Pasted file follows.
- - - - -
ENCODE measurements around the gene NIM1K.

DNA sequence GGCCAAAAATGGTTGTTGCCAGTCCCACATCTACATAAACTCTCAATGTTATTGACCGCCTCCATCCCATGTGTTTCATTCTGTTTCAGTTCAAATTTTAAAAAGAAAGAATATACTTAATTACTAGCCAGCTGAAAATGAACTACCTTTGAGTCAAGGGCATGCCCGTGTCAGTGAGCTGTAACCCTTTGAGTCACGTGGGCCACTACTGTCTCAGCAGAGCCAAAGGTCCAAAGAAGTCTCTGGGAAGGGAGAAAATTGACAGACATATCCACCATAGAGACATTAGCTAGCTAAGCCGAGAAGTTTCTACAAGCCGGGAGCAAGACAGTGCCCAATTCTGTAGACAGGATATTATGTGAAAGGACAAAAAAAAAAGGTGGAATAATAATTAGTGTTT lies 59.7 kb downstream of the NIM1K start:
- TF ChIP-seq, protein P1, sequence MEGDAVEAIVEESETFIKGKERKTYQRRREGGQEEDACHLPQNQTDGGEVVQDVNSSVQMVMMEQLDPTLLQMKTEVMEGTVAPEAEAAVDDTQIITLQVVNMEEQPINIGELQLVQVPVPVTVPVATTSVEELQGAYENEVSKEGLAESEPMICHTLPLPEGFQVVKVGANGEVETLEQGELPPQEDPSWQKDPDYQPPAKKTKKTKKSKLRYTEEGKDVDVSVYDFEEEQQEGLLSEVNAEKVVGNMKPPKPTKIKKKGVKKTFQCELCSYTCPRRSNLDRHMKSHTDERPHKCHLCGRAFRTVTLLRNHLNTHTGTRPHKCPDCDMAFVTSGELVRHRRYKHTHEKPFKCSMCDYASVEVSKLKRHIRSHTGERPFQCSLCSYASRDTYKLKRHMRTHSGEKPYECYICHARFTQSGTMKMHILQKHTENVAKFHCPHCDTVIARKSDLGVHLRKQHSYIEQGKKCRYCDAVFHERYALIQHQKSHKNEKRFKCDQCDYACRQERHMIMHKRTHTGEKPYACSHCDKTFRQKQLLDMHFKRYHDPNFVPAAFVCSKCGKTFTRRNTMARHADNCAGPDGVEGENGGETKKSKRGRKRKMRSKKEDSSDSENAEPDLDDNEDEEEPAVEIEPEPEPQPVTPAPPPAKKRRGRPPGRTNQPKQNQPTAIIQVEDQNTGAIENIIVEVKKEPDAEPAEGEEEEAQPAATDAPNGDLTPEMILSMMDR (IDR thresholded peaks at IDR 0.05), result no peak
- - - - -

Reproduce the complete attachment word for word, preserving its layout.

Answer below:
ENCODE measurements around the gene NIM1K.

DNA sequence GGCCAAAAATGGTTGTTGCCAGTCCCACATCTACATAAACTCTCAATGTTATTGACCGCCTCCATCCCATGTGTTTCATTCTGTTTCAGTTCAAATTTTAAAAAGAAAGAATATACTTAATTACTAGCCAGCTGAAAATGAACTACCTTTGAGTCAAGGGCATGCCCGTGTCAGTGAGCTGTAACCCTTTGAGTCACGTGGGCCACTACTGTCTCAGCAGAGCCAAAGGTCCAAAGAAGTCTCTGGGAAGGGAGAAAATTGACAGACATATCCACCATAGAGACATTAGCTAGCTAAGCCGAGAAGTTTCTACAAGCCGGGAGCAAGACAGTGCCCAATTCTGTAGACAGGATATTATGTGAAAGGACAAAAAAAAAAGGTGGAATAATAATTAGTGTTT lies 59.7 kb downstream of the NIM1K start:
- TF ChIP-seq, protein P1, sequence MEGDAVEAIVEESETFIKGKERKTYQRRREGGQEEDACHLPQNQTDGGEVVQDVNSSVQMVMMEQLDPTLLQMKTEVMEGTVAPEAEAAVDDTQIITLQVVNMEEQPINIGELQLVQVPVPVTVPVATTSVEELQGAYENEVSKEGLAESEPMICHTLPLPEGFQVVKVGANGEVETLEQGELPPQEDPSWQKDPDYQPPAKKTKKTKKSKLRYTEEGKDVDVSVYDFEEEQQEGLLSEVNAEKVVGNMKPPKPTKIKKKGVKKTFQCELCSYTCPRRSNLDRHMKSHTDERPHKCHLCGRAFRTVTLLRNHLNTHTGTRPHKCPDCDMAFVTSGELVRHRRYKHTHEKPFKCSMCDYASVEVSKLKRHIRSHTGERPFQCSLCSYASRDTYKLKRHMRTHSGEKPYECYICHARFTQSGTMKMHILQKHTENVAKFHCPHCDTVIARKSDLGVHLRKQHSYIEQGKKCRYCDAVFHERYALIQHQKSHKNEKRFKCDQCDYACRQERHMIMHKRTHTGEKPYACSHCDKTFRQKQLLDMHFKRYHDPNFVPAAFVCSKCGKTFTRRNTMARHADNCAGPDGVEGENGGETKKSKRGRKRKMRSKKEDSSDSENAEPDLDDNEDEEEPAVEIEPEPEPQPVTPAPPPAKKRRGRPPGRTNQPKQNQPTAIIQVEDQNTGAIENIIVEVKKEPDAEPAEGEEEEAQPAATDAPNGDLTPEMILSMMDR (IDR thresholded peaks at IDR 0.05), result no peak